12/29/2007, 00.00
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Beijing delays democracy in Hong Kong: “maybe” in 2017

The National People’s Assembly postpones the possibility of elections to the Head of the Executive until 2017 and a parliamentary vote until 2020. Card Zen, 2012 was already “a delayed timetable”. Protest marches to be held today.

Hong Kong (AsiaNews) – Democratic leaders have joined with the Cardinal of Hong Kong in expressing their grave disapproval: Beijing has excluded the possibility of full democracy for the territory by 2012,  which “may be allowed” to choose the Chief of the Executive by 2017 and to have universal suffrage by 2020, 30 years on from the first demands put forward by the population in 1988.

The Standing Committee of China's parliament, the National People's Congress (NPC), which in 2004 took declared itself responsible for all political reform in the territory, today decreed rgar rge 2012 elections “will not take place using the method of universal suffrage”;  that the election of the fifth Chief Executive of the Hong Kong Special Administrative Region in the year 2017 “may be implemented by the method of universal suffrage”; that after the Chief Executive is selected by universal suffrage, the election of the Legislative Council of the Hong Kong Special Administrative Region “may be implemented by the method of electing all the members by universal suffrage”.

The NPC’s decision reaffirms the  “suggestions” contained n a report on political reform presented to them earlier this week by current governor of Hong Kong, Donald Tsang, which said a majority in Hong Kong wanted direct elections by 2012, though a delay until 2017 stood a "better chance of being accepted” [by Beijing and the businesses linked to Beijing].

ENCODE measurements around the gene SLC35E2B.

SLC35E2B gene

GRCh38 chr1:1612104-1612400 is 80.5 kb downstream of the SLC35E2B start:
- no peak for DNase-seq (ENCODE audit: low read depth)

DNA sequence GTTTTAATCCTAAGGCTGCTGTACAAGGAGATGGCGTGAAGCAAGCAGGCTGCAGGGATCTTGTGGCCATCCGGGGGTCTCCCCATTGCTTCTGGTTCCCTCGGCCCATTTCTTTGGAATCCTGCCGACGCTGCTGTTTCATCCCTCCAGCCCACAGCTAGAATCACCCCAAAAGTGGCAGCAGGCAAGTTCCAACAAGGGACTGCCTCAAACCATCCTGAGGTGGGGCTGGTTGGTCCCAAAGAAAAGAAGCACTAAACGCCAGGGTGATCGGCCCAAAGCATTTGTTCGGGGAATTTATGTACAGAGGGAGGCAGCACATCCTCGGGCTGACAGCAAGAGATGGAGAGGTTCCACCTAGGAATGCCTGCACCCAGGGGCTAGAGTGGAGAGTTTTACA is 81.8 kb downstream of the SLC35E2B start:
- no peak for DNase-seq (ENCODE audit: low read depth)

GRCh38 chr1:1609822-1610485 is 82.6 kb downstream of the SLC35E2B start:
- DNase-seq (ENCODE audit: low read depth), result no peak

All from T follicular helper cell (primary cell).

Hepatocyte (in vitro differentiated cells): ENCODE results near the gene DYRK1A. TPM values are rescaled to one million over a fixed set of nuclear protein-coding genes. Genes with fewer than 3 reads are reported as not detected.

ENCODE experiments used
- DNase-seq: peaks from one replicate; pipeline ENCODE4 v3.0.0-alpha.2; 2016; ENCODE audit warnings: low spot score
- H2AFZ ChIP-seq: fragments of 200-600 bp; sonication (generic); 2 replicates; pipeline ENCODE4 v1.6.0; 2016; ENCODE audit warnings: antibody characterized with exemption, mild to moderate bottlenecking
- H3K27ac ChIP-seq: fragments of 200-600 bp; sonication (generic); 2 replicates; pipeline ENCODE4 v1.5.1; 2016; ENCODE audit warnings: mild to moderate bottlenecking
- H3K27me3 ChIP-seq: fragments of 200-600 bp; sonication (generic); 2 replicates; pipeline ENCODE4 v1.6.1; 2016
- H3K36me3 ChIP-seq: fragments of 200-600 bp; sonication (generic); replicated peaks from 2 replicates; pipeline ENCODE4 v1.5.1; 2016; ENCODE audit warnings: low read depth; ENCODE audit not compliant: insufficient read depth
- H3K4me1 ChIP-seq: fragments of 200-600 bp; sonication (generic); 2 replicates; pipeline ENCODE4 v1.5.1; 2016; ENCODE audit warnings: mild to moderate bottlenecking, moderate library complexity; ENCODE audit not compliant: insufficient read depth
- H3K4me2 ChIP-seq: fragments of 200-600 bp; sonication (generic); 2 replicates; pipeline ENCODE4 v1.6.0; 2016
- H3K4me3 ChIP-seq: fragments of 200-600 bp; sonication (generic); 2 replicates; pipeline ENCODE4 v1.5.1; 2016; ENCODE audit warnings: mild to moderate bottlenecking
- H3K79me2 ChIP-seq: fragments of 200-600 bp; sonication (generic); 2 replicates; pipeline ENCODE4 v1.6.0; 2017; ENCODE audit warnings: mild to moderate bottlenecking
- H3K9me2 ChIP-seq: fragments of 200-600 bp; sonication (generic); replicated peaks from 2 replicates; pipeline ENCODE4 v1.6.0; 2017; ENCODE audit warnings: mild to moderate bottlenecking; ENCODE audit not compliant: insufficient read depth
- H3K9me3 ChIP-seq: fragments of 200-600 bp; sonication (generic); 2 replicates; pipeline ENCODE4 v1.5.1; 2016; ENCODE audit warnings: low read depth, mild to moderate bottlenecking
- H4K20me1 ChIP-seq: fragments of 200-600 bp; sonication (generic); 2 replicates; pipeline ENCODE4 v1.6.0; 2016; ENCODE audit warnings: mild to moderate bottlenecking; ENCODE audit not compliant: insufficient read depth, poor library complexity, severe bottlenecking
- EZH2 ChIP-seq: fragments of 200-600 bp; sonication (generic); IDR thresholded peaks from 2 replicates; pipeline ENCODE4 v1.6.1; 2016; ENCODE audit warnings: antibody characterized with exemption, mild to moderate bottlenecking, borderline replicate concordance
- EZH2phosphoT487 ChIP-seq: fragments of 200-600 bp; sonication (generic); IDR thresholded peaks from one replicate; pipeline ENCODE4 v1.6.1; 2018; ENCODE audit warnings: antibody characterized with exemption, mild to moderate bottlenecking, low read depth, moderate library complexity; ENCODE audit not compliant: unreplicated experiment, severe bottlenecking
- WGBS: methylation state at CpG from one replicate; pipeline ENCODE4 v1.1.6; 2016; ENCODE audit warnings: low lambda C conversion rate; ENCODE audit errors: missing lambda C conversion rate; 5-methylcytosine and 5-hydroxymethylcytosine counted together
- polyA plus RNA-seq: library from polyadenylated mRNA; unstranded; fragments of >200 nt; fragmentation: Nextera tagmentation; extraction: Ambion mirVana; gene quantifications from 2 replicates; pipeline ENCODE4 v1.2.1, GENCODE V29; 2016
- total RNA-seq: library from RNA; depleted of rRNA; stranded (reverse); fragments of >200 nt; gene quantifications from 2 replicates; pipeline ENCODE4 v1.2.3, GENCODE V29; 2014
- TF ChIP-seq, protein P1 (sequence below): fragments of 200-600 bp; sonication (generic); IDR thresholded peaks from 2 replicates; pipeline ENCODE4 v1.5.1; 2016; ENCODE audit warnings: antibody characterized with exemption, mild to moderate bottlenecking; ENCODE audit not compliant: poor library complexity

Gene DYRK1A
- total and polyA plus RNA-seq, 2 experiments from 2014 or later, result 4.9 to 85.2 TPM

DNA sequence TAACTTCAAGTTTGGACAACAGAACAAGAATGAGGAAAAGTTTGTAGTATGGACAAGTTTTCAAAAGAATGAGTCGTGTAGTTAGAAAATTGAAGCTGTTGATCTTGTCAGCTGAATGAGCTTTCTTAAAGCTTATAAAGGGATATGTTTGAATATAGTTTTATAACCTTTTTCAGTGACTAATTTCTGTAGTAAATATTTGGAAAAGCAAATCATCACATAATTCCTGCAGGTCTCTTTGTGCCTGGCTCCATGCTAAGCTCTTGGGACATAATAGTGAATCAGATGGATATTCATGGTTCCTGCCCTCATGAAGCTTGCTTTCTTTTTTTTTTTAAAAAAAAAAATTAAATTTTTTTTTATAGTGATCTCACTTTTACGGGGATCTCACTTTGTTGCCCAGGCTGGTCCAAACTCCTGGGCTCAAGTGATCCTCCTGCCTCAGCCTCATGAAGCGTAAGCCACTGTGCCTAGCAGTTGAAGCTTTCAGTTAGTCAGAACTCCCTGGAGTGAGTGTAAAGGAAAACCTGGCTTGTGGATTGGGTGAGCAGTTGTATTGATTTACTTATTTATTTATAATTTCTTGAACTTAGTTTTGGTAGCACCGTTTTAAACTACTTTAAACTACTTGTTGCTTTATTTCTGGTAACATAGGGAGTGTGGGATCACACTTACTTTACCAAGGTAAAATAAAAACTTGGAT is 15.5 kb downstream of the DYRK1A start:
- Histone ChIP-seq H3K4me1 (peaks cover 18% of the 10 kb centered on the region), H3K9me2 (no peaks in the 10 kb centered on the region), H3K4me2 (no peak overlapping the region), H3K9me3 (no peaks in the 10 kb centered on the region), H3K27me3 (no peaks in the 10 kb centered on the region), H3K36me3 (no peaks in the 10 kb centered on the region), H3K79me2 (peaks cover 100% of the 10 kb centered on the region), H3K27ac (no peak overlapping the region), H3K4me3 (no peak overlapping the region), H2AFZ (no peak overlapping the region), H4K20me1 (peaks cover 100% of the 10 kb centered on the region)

The chief executive is currently picked by an 800-seat election committee stacked in Beijing's favour, and only half of the city's 60-member legislature are directly elected with the others picked by various business and interest groups.

This decision by Beijing – foreseen and forewarned – has been greeted with grave disapproval by democratic leaders in the territory.  Civic Party member Audrey Eu, notes that Beijing has promised nothing: “to say you may have universal suffrage doesn't mean it's going to happen ... there's no guarantee that it won't be vetoed again”.

Democratic groups have called protest marches for later today.

Meanwhile Card. Joseph Zen, bishop of Hong Kong, cwas quoted by Apple Daily as having said that the poeple have long been demanding universal suffrage by 2007 (for the chief executive).  The date 2012 “is already a delay in the timetable”.

Meanwhile, the Diocesan Justice and Peace Committee said that in view of the present political atmosphere, it was not likely that Beijing would allow Hong Kong people to have direct elections in 2012. The Commission said in the Catholic Weekly dated December 30 that Hong Kong people started to urge for direct election in 1988, but till now they could not enjoy it, and for now Hong Kong people need to wait for another 10 years (from 2007 to 2017), the writer asked “why should we wait for another 10 years? From 1988 to 2017, we need to wait for 30 years, it is almost half of a lifetime!”.

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See also
Card. Zen advertises in the press: Vote for Justice and Democracy
Card. Zen: "Democracy a boon for Hong Kong and China"
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